The benefits of promoting autonomy in children

Research suggests that “…children denied sufficient autonomy will struggle to gain coping skills, undermining their resilience and sense of self-efficacy.” (138)

“The recent UNICEF overview of child well-being in 21 countries found that those countries whose children enjoy comparatively high levels of everyday freedom prior to adolescence – the Netherlands and Scandinavia – showed the highest levels of subjective well-being and the best outcomes around family and peer relationships, and behaviours and risks (UNICEF, 2007)” (138)

Gill adds that “There are three potential styles of state response: laissez-faire, service-oriented and space-oriented. Each places a differing emphasis on the role of individual, state and community.

The laissez-faire response sees children’s well-being as the responsibility of their parents and families, with the state responsible for providing public services in education, health and welfare. This position is neutral in its assessment of children’s ability to have an active role in shaping their own lives. …

The service-oriented response is directly interventionist, and involves designing services that aim to improve outcomes for children. A mix of universal and targeted services is likely to be evident, the latter coming into play when children show signs of needing extra help. This position takes a pessimistic view of children’s ability to shape their lives, seeing their well-being as largely dependent upon adult support and interventions.

The space-oriented response is also interventionist, but its interventions are indirect as well as direct. Alongside services, it aims to offer children the opportunity to grow and adapt through their own experiences: at home, at school and in the wider community. This approach embraces as a policy goal the creation of child-friendly communities, and by implication aims its interventions at all children, not merely at those defined as in need or at risk. It takes an optimistic view of children’s ability to shape their lives, viewing them as able to learn through their own efforts without always needing direction or oversight (Moss and Petrie, 2002).” (138)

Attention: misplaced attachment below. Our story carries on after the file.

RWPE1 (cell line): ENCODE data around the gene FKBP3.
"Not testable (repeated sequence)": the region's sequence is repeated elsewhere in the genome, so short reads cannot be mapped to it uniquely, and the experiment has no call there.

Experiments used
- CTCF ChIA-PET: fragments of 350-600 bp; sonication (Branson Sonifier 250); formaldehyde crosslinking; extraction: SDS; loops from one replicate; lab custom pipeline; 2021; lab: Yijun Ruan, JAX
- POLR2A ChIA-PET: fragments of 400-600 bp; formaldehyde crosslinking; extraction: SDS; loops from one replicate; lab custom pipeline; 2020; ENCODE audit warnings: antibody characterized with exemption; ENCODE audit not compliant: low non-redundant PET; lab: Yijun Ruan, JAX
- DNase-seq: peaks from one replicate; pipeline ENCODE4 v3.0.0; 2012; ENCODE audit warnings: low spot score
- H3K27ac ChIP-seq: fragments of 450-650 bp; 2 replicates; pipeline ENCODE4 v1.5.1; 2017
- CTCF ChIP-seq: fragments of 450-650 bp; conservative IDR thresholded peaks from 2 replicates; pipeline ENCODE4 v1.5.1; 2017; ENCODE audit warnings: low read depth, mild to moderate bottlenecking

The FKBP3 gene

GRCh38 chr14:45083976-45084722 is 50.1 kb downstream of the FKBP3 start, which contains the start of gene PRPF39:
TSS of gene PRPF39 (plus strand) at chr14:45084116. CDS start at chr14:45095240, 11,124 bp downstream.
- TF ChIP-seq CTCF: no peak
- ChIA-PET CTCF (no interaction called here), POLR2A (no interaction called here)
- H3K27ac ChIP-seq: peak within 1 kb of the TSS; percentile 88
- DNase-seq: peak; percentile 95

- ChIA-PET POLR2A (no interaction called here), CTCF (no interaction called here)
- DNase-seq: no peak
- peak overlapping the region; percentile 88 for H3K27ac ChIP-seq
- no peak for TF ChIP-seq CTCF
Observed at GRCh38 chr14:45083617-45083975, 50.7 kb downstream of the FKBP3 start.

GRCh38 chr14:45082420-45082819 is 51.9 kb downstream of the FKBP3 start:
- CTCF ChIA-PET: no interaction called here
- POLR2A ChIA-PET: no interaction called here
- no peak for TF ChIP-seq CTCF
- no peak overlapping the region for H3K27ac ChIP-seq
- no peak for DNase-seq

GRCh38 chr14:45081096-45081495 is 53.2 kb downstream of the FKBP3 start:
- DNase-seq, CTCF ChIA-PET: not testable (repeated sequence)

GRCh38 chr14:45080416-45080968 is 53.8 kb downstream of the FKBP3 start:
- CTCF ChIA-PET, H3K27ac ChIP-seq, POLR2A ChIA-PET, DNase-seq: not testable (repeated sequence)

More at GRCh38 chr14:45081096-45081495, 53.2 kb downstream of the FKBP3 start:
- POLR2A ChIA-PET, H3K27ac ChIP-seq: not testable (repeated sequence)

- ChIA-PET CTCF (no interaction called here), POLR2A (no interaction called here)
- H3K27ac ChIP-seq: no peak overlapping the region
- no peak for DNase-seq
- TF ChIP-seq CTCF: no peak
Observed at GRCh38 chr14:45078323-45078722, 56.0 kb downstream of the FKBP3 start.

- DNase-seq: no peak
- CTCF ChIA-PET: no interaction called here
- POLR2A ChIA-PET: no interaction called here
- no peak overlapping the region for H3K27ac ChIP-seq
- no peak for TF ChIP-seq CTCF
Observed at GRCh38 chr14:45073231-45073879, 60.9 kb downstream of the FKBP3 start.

Ref: Tim Gill (2008) ‘Space-oriented children’s policy: creating child-friendly communities to improve children’s well-being’ Children & Society 22: 136-142

Reference is made to:Moss and Petrie  (2002) From Children’s Services to Children’s Spaces: Public Policy, Children and Childhood. Routledge Falmer, London.

UNICEF (2007) Child poverty in Perspective: an overview of child well-being in rich countries. UNICEF Innocenti Research Centre: Florence

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About backyardbooks

This blog is a kind of electronic storage locker for ideas and quotes that inform my research... literary research into fiction for young adults (with a special focus on New Zealand fiction). Kiwis are producing amazing literature for younger readers, but it isn't getting the academic appreciation it deserves. I hope readers of this blog can make use of the material I gather and share by way of promoting our fiction. Cheers!
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One Response to The benefits of promoting autonomy in children

  1. Pingback: References to support a review of Te Whariki | LiteracyNZ

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